The US position on the $300m Leadership and Democracy (LEAD) project was conveyed to the Government of Guyana in response to a Note Verbale from Georgetown requesting clarification on an interview granted to Stabroek News by US Ambassador Brent Hardt in which he said the project would proceed.
“We did get a response last Friday…basically repeating what they had said before,” a source close to the government told Stabroek News yesterday.
The source said that Head of the Presidential Secretariat Dr. Roger Luncheon, who has been the government’s lead spokesperson on this matter, will be dealing with the issue at his post-Cabinet press conference today. Diplomatic observers say the government will no doubt have to weigh how it responds to Washington’s latest position.
It was Luncheon who on November 26th last announced that government had rejected the project, which, among other goals, aims to boost citizens’ engagement with local parliamentarians and improve overall governance.
He had argued that his government had no input, saying any notion of consultation was really “just cosmetic.”
Dr. Roger Luncheon
The ruling PPP also expressed concern, saying it believed the project was implemented in collusion with the opposition to hasten its exit from office. “There is deep suspicion in political circles that this particular project was conceived to bolster the political fortunes of the opposition political parties in Guyana. Small wonder why the political opposition and sections of the media are enamored with the project and have gobbled it up with hunger and satisfaction,” a statement from the party read.
“After all, the money tree has now sprung up in the opposition camp to fund trips to the interior of our country, and radio and TV time, in short, to provide funding for activities of the opposition political parties so that they may have some political advantage over the PPP. From all indications it appears that we have turned full circle to the extent that we have returned to the days of the mid 1960s when the AFLCIO funded opposition trade unions and political parties to destabilize the Jagan-led PPP government during the 1962-1964 period,” it went on to state.
Luncheon has severely criticised the United States Ambassador, accusing him of challenging Guyana’s sovereignty after the ambassador said in the Stabroek News interview that the project would go ahead.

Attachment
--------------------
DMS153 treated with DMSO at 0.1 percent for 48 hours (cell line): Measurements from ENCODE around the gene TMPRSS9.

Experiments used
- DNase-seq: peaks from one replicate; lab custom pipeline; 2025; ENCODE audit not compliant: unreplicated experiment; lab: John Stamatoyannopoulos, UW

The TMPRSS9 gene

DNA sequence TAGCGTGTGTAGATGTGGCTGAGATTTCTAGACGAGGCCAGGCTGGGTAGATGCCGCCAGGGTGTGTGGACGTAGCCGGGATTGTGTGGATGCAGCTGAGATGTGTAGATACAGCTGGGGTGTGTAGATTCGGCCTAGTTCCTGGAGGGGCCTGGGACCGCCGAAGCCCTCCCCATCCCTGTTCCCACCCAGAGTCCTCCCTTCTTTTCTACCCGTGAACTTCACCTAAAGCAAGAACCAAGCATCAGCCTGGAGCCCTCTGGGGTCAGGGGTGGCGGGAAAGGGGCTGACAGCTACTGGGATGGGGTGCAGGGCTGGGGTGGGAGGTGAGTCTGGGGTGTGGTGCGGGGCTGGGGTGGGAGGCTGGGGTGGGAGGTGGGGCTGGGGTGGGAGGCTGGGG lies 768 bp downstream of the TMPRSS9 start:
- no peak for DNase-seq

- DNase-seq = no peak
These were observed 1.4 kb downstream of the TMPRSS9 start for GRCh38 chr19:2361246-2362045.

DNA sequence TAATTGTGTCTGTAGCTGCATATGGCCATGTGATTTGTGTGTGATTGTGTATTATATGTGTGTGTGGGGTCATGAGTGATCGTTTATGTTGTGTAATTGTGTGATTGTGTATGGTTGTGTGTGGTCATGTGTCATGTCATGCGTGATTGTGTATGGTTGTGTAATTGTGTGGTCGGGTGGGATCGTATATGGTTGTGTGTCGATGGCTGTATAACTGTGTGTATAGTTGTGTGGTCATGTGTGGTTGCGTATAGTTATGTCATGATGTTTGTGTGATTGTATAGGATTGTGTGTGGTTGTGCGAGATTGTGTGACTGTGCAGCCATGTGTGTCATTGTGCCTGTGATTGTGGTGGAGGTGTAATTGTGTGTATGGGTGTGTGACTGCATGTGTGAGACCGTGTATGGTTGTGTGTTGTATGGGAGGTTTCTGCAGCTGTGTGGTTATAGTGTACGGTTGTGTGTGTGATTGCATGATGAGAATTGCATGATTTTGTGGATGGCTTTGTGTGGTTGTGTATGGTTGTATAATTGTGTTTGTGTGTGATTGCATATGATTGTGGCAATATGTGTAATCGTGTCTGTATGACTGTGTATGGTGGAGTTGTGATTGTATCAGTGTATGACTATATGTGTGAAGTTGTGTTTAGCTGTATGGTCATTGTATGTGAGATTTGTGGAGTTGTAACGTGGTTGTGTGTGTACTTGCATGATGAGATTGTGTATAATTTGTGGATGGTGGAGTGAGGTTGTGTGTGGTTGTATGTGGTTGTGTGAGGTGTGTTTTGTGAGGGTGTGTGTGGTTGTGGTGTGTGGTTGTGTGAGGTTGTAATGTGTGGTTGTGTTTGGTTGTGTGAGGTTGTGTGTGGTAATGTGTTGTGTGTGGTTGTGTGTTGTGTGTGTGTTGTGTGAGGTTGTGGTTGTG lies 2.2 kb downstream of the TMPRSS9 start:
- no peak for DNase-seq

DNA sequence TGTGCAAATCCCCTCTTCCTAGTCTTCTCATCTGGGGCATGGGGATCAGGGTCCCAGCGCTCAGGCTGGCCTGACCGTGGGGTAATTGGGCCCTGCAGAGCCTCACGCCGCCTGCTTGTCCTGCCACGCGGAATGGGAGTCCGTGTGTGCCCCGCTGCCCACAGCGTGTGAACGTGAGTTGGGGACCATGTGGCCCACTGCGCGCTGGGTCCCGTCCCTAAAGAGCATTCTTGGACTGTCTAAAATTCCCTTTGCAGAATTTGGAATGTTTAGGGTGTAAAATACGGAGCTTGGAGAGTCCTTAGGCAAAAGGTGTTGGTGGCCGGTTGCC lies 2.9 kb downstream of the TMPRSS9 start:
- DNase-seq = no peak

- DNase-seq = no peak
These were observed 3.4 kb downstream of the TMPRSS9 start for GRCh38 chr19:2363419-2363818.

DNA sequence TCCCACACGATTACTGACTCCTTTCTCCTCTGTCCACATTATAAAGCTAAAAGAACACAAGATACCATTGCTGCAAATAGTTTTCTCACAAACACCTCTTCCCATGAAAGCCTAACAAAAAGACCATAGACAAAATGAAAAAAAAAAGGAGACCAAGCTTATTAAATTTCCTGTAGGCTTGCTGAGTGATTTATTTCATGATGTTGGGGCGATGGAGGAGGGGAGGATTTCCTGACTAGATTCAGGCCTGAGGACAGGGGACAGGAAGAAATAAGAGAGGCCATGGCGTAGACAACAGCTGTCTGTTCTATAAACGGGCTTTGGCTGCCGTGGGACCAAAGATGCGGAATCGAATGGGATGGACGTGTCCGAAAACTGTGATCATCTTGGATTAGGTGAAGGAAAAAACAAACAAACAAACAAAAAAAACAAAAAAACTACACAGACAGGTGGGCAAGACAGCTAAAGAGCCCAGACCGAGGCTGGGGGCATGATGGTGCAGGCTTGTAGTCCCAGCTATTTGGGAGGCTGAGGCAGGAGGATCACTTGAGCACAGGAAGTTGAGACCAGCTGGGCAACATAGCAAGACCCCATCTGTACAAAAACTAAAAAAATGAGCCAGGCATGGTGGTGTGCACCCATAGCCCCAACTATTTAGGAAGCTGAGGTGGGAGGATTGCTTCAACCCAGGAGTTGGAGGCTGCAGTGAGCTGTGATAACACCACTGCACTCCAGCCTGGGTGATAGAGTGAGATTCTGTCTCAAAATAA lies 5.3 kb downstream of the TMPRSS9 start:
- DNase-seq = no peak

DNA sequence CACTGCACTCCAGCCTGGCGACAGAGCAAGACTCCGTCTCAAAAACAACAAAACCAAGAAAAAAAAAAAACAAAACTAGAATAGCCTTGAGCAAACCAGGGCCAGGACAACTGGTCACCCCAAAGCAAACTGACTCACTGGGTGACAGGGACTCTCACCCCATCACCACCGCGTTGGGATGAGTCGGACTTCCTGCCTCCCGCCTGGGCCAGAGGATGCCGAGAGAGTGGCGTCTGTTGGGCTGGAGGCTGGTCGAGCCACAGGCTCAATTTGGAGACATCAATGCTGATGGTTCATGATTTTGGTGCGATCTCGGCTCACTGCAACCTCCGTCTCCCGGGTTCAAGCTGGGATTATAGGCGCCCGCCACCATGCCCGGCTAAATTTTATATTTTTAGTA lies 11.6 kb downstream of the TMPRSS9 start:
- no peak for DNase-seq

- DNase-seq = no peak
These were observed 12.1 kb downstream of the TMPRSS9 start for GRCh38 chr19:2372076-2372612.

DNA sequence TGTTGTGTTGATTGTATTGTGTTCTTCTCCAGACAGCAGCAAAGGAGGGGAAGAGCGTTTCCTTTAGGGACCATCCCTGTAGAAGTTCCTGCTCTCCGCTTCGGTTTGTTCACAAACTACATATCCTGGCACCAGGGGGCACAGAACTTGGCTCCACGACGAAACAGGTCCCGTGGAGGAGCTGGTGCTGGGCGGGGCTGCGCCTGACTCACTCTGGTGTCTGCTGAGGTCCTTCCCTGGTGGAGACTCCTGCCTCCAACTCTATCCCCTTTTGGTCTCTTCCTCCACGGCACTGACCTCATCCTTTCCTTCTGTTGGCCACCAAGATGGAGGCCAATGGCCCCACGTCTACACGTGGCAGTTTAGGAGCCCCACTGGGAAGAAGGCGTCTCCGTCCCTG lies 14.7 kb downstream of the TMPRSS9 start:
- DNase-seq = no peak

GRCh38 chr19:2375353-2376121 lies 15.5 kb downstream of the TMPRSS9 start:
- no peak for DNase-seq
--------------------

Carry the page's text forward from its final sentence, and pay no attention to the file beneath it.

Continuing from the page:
The US Ambassador had told this newspaper that there was no truth in the claim that the administration had not been consulted and the US Embassy released a series of correspondence showing that from the start the administration was actively engaged on the project. Luncheon had even thanked the embassy for its “diligent” efforts to inform government.
The government then dispatched a diplomatic note to the US State Department and challenged the US Ambassador to prove that USAID has a right to go ahead with the project here despite government’s objections on grounds of a lack of consultation. It said Hardt violated ambassadorial duties by pushing ahead although given a red light by government.
However, diplomatic observers say that the US Ambassador would not have announced the continuation of the project without Washington’s go ahead.
Opposition figures and non-government groups have accused the government of contriving the charge of a violation of sovereignty in relation to the US project. They have argued that the project would be helpful considering that local government elections have not been held here since 1994. They have also pointed out that when it was in the opposition prior to the 1992 general elections, the PPP invited US intervention in many electoral areas without seeing it as a violation of sovereignty.
Washington recently took a hardline position on Ecuador. It cancelled aid to Ecuador worth US$32 million over the coming years after long-running disputes with the government of President Rafael Correa.
According to a US State Department spokesperson, Ecuador recently informed the US Agency for International Development (USAID) it could not undertake new activities or extend existing ones without an accord governing bilateral assistance. This led to the US decision to cancel the aid.
“Our planned US$32 million in assistance programs for the coming years would have allowed us to partner with Ecuadoreans to achieve their own development goals in critical areas,” said a letter dated December 12 from USAID to Ecuador, according to Reuters.
A spokesperson for the US Embassy in Quito said two years of negotiations failed to reach a new agreement.